I have lived in the Vlach villages of Greece for each of the past 12 summers, a testimony to my love for our culture and language. Following as closely as possible the travels of Alan Wace and Maurice Thompson in The Nomads of the Balkans, I have visited and come to know over 80 Vlach villages in Greece, many of them over remote and harsh roads. These travels were and continue to be a joy for me, almost as if embarking on a sacred calling; they become spiritual journeys of enlightenment, providing insight into our people, our villages, and the nuances and dialectal variations of our language. As an unexpected bonus, they have also provided a wider horizon of ideas and a better view of our own communities here, a view that would not be possible without leaving Bridgeport and the Northeast U.S.
By its very nature and definition, modernity is a threat to tradition, and our own ethnic heritage–often taken for granted–now clings perilously to its last vestiges. Barring drastic modifications, we Aromanians may one day disappear as a distinct ethnic and linguistic group. The modern world has caught up with us and our 12th hour is at hand. It is our moment for reflection.
I begin with this fact simply because it is the single most obvious reality of our existence. Today’s world is making unprecedented demands on all ethnic groups everywhere, and our own survival may well depend not on how well we recall our departed old-timers, nor on how well we can romanticize our cultural ethos from the viewpoint of nostalgia and sentimentality, but on our readiness to adjust our venerated Aromanian cultural-linguistic heritage to a challenging modern society. More often than not, nostalgia becomes a hindrance, a mere device to avoid confronting the harsh realities of our time; instead, we must look with bold conviction and with resolution to the present and the future.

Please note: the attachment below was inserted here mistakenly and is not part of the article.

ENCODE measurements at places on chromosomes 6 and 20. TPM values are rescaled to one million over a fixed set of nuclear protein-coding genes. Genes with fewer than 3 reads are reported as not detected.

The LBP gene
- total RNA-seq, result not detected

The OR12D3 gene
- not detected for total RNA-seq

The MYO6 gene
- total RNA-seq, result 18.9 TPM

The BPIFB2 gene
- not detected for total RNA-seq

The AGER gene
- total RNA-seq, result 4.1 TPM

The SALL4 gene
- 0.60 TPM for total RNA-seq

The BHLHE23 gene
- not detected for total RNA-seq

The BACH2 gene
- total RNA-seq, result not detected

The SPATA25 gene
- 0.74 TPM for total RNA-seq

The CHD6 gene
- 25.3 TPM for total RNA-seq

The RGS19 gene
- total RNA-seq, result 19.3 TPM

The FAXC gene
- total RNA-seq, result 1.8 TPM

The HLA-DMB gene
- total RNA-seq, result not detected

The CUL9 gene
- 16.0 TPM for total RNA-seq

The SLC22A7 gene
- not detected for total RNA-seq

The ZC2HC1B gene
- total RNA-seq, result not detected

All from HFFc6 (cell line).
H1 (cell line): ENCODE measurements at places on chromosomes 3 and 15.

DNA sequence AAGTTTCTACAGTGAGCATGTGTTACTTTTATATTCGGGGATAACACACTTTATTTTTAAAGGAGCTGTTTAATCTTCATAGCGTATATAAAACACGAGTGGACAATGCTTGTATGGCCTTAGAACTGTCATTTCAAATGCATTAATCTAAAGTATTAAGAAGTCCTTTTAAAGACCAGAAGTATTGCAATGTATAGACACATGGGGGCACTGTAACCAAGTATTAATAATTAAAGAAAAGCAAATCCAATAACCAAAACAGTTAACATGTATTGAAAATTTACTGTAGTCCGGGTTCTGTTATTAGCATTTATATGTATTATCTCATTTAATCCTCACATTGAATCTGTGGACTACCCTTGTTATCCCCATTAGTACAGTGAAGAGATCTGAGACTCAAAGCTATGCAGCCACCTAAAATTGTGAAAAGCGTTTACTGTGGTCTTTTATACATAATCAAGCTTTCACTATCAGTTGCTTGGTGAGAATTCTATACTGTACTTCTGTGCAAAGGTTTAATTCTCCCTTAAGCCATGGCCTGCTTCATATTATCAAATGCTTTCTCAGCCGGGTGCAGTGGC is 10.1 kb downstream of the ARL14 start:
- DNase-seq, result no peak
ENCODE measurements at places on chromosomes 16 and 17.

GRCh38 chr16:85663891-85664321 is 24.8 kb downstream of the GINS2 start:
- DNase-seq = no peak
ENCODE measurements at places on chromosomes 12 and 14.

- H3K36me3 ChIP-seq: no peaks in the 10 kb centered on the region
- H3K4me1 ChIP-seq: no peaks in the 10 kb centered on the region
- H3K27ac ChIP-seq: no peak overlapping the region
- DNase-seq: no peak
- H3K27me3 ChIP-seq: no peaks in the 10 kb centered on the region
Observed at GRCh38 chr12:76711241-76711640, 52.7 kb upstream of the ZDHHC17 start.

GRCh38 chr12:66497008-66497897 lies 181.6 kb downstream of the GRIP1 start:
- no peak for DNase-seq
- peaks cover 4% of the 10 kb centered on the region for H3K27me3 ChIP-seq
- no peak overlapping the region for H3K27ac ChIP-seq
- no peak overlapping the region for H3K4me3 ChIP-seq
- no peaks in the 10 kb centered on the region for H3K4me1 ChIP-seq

As the world marches in its uncertain and uncharted direction, so too do cultural phenomena. What defines us in one milieu may not necessarily define us in another. From our nomadic-pastoral genesis to the industrial age and now to the era of high technology, we Vlachs have made adaptive changes in our culture; bits of our past are either discarded or modified to suit the present. These cultural adaptations have been occurring throughout our history.
Our own diaspora community, here in the U.S., must accept the challenge to change and adjust, or perish. The Vlachs of Greece are also confronting a changing society that is making unprecedented demands. One sees this everywhere in Thessaly, Epirus, and Macedonia. Their choices are similar to ours: Assimilate or accommodate changes. And Greece is also the only country where the Vlachs seem to be uniting through festivals and dances, ever conscious of their past.
Based on my own extensive travel through the Vlach villages of Greece, the following issues have assumed great importance for me in viewing our heritage and its continuity: 1) accommodating change; 2) our approach to our language; 3) as a diaspora community, turning to our homeland (patridha) for cultural nourishment.
The Accommodation of Change
Change is inevitable everywhere, whether we wish it or not. A stagnant culture must revive itself. Here in our community in America, we must recognize as our compatriots in Greece have done that we are confronted by powers greater than us, and we must make certain accommodations. Our willingness to make these adaptations to a modern society now assumes an importance it never quite had before.
Change requires great amounts of energy and vitality, along with sustained interest. Our transformation may even be thought of by many as a revolution of sorts, and perhaps it is, for survival purposes, because the old guard in any culture must inevitably give way to the new as the keepers of tradition. By participating in our graceful traditions and by becoming aware of the facts of our history, we have prepared ourselves for the challenges ahead.
One historical event emerges depicting change and adaptation: the destruction of the famous Vlach town of Moscopolis in the 18th century by Albanian raiders. The Aromanians of this prosperous, cultured town–some 40,000 strong–saw their cultural-economic foundations shattered before their eyes. They moved on, however, in all directions, bringing their traditions, culture, and acumen with them, all the while adjusting these to new environments and ways of thinking. Destruction necessitated mobility and revival under different circumstances.